Photo: A plastic-metal hybrid in the form of granulate or strands. In the next step, the conductive material can be plasticized again and apply as a printed circuit board track. © Fraunhofer IFAM
Intelligent composites: Plastic-metal hybrids
Plastics are usually good electrical insulators – which is frequently a welcome and extensively used property. However, this property prohibits any applications that require the removal of electric charges, such as the grounding of components or uses in constructive discharging structures. Scientists at Fraunhofer Institute for Manufacturing Technology and Applied Materials Research (IFAM) in Bremen, Germany, have recently developed so-called hybrid materials that lend themselves to combinations of the characteristic properties of metals and plastics. The possibility to combine the desired characteristics of both material classes generates multiple synergies for a wide variety of high-tech applications – when combined with metallic components, relatively lightweight and low-cost plastics can gain in mechanical strength and become electrically and thermally conductive. The scientists also provided an innovative process that permits the conversion of the two different material types into a homogeneous mixture of materials and their processing into semifinished goods and components using established forming technologies. These plastic-metal hybrids have a very high substitution potential and will be especially attractive for applications where the integration of functions is important.
Fire protection: Functional nano fillers
In his doctoral thesis, Dr.-Ing. Francis R. Costa, a scientist of TU Dresden, explored a new, environmental-friendly way of fire-proofing plastics. The approach is based on the exploration of nano-scale Layered Double Hydroxides (LDHs) as function-bearing additives for the modification of plastics such as polyethylene. An LDH variant – the so-called hydrotalkites – provide an interesting set of characteristics for this specific application: When heated to temperatures above 320 degrees Celsius, i.e. above the melting point of most thermoplastics, they precipitate water, acting as an integrated fire extinguisher. This behavior virtually predestines this material group for use as an environmental-friendly fire protection in plastics and plastic components. The flame-retardant effect of the water precipitation is additionally intensified by the flaky morphology of the nano fillers, since these flakes result in surface scaling that inhibits the gas exchange. Due to this effect, the flame-retardant effect in plastics can already be achieved with a lower percentage of filler than it is possible with traditional micro-scale flame retardants. Additionally, the nano flakes have a strengthening effect that results in a marked improvement of the mechanical properties of the plastic matrix. Feasibility has already been successfully demonstrated on a small technical scale. Currently, specific projects for industrial implementation are being worked on with several partners from the industry.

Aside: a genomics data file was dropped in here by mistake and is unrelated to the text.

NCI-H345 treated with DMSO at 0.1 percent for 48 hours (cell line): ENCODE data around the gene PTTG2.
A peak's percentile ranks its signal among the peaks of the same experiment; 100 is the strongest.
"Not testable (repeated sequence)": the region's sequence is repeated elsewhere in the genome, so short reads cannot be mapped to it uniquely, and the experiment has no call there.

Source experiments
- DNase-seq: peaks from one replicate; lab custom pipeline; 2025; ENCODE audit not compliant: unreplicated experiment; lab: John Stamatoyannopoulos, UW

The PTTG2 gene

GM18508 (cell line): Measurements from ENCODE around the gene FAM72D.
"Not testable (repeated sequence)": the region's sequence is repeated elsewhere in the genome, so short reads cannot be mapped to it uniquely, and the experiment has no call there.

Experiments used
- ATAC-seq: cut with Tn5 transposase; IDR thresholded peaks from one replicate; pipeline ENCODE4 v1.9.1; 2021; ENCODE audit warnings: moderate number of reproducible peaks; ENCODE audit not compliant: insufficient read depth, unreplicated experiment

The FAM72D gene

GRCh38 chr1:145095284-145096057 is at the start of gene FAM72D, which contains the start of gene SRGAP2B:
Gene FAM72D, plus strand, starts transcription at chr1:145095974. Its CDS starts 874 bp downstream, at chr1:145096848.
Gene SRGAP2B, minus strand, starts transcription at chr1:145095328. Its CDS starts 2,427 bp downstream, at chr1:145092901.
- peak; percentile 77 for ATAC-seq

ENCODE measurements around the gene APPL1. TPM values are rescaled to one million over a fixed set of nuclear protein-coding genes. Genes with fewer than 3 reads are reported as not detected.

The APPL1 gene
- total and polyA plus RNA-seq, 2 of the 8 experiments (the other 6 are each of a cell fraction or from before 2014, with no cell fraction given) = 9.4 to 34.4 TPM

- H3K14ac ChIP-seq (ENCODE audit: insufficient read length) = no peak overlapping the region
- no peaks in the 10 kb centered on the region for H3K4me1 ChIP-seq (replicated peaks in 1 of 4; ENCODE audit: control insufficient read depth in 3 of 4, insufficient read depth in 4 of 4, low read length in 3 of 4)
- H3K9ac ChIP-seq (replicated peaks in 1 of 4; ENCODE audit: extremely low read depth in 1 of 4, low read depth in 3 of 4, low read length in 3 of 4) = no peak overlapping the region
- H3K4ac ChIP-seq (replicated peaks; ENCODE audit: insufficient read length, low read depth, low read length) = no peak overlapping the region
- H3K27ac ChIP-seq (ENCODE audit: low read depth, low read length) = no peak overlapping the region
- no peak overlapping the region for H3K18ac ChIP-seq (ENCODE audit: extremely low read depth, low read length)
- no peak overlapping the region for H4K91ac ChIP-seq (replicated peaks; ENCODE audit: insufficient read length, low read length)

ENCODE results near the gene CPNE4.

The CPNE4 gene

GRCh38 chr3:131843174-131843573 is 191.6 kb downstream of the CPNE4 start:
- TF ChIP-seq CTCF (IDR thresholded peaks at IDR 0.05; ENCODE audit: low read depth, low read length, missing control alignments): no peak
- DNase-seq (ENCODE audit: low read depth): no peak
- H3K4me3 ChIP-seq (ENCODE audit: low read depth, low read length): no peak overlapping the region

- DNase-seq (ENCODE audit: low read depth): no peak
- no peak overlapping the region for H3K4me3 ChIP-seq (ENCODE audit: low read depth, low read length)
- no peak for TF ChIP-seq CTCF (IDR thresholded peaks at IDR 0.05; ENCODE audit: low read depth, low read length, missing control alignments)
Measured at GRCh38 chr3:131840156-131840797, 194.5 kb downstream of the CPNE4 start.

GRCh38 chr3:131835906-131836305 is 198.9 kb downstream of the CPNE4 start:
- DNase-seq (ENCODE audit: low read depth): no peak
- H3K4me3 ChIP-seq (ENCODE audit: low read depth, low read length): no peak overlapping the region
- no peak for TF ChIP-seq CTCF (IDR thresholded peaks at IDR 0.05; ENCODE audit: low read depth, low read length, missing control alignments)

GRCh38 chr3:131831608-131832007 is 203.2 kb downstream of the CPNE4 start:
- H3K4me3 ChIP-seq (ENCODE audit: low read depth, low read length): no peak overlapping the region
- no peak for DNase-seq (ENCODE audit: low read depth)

Self-healing corrosion protection
Photo: Presented by the inventors: Self-healing coatings as compared to conventional coatings. Photo by L. Brian Stauffer
Recently, scientists of the University of Illinois presented an intelligent polymer coating that is able to provide powerful corrosion protection. The coating works even if its surface is destroyed by scratching and wear mechanisms. This innovation relies on an integrated self-healing effect. Paul Braun and his colleagues realize this material property through the encapsulaton of special catalysts and molecules in hollow spheres with less than 100 micrometers in diameter. These can be homogeneously dispersed in a wide variety of coating materials and paint systems and can be applied by conventional processes. Parts and components that are coated using this technology have demonstrated excellent performance characteristics in different corrosion tests. The effect is easy to explain: If the coating is damaged, some of the filled hollow spheres will also break, and their contents will flow into the damaged surface region. The released substances come into contact and react while forming a new, adhesive and covering coating that protects the damaged part against further corrosive effects.
Optimized plastics – a matter of ingredients …
Plastics have an interesting set of properties – especially in the context of sustainable and resource-friendly product strategies. Their low density, good processability, workability and chemical resistance are only a few characteristics that make this material group an attractive candidate for demanding applications in the field of pipes, hoses and other components that are used to transport fluids. Nevertheless, plastics cannot reliably meet all of the requested criteria; for instance, weak mechanical properties, low resistance to wear and low temperature resistance are typical limiting weaknesses of this material class. However, recent findings from chemical additives research or on the basis of innovative composite concepts have been pointing to exciting approaches to eliminate these disadvantages, thereby transporting plastics into new worlds of application.
Dr.-Ing. Christoph Konetschny
Material- und Nanoexperte
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More Topics:Topic of the Month March 2009 - Protection against corrosion: An enabler of sustainability